Open house shows off newly renovated State Fairgrounds Coliseum
It's an Indianapolis landmark where the Beatles once took the stage. It's also the site of tragedy where an explosion at a concession stand killed 74 people in the 1960s.
The Indiana State Fairgrounds Coliseum has been closed for 18 months for renovation, but today, it reopened to the public.
It was built as a Works Progress Administration project in 1939 and weaved its way into the fabric of Indiana.
"First came here 61 years ago. Showed my first Jersey heifer and I was astounded then. But my goodness, it just takes your breath away," Bill Tyner from Westfield observed as he looked out from the second deck of the new Coliseum.
That's saying something because his wife Janet took his breath away 13 years later and they both are better than ever.
"My first concert was Pat Boone and I saw Tennessee Ernie Ford. He actually said, 'Hi, you little pea pickers.' It was part of Indiana," Tyner's wife Janet added.
It's made history from the Beatles to the presidents and the Coliseum explosion. It gave us a sense of who we are and what we value. The outside is the same but the inside all new. Wrapped in ribbon board, a state of the art scoreboard and sound system with 4,800 hundred seats, the $63 million renovation has preserved the Coliseum for years to come.
"You took the best of the best state fair in America and made it better," Governor Mike Pence said at the ribbon cutting.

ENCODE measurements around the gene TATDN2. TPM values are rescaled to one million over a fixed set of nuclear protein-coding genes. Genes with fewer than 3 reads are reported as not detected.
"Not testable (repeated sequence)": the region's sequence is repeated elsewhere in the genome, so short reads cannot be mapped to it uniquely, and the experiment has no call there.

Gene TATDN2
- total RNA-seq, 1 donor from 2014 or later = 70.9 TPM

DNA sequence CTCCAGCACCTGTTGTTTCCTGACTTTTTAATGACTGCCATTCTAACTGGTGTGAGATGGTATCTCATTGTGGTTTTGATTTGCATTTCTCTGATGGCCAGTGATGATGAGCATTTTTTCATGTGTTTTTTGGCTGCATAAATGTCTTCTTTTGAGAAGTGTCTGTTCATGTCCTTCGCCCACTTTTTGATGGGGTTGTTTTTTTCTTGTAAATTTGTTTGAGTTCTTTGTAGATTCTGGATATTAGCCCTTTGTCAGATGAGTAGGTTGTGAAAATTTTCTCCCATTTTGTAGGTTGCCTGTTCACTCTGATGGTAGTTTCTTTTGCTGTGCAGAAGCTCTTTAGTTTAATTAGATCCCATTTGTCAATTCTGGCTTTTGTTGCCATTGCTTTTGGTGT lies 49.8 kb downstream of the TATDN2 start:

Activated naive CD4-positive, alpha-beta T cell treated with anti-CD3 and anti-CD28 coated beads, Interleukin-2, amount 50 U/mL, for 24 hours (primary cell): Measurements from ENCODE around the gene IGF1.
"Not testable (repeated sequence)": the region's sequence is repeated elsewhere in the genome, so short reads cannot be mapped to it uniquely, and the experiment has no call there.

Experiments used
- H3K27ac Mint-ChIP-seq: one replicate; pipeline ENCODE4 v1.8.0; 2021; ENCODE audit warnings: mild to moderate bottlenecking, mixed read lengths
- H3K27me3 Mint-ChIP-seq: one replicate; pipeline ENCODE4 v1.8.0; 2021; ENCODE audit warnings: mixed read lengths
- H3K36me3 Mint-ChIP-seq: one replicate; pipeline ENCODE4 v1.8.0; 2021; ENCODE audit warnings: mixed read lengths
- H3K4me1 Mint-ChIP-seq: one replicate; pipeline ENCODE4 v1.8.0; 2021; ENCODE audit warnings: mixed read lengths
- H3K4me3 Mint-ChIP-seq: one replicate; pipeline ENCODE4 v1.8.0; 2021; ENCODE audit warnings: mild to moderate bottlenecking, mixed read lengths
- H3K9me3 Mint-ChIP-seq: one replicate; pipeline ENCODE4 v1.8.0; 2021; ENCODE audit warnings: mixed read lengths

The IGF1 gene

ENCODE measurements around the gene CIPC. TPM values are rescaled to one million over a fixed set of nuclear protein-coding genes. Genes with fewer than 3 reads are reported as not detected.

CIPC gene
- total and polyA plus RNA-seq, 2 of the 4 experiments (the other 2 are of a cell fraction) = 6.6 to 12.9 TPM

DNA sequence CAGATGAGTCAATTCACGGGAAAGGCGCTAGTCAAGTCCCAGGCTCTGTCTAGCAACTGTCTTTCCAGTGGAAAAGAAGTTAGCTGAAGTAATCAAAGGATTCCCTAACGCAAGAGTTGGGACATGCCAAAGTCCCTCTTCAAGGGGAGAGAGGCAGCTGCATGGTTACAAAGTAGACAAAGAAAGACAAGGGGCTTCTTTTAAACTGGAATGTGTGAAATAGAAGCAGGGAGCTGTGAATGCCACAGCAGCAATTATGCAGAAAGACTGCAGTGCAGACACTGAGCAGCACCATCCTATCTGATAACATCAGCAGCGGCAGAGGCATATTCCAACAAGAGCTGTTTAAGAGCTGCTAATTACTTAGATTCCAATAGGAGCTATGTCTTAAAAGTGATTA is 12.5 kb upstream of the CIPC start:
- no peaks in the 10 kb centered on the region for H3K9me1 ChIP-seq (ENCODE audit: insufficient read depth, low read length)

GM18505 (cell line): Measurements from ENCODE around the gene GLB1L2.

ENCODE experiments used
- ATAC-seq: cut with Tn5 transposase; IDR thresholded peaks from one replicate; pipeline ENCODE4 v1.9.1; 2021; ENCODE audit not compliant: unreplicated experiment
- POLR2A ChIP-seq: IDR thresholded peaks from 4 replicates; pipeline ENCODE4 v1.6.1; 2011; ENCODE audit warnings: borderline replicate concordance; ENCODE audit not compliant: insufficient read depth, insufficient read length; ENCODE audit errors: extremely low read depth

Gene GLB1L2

In part, he likely said that because this was accomplished without any new taxes.
"We are going to self-fund this project by using a whole lot of events in the Coliseum and maximizing the usage of it," State Fairgrounds Executive Director Cindy Hoye said.
That includes IUPUI Jaguar basketball and Indy Fuel Hockey and a host of concerts starting in July.
"It's so much better in person than any plans I saw," Andretta Erickson noted.
Now after seven years of planning, 17 months of building, 1,200 workers have braced the Coliseum for its next 75 years.
"Clean, nice, bigger spaces to get crowds through faster. The club areas are beautiful. Just everything is better," Erickson swooned.
It is the largest capital improvement project in the 123-year history of the Indiana State Fairgrounds.
With such a long history behind it, Hoye says the idea driving the renovation was to honor the tradition while bringing in more modern comforts and improvements.
"Most importantly, we wanted to capture those memories. We wanted to make sure we preserved the soul of this complex and this facility. But then we wanted to make sure that it functioned for now and for the next 75 years," she said.
In addition to a new scoreboard, fairgoers may see some original seating and glass block. Hoye said the goal was to blend old and new traditions.
The coliseum renovation cost $53 million, with an additional $10 million going towards a new youth arena. No tax dollars were spent on the improvements.
"We are earning our own revenue to pay back these bonds," Hoye said.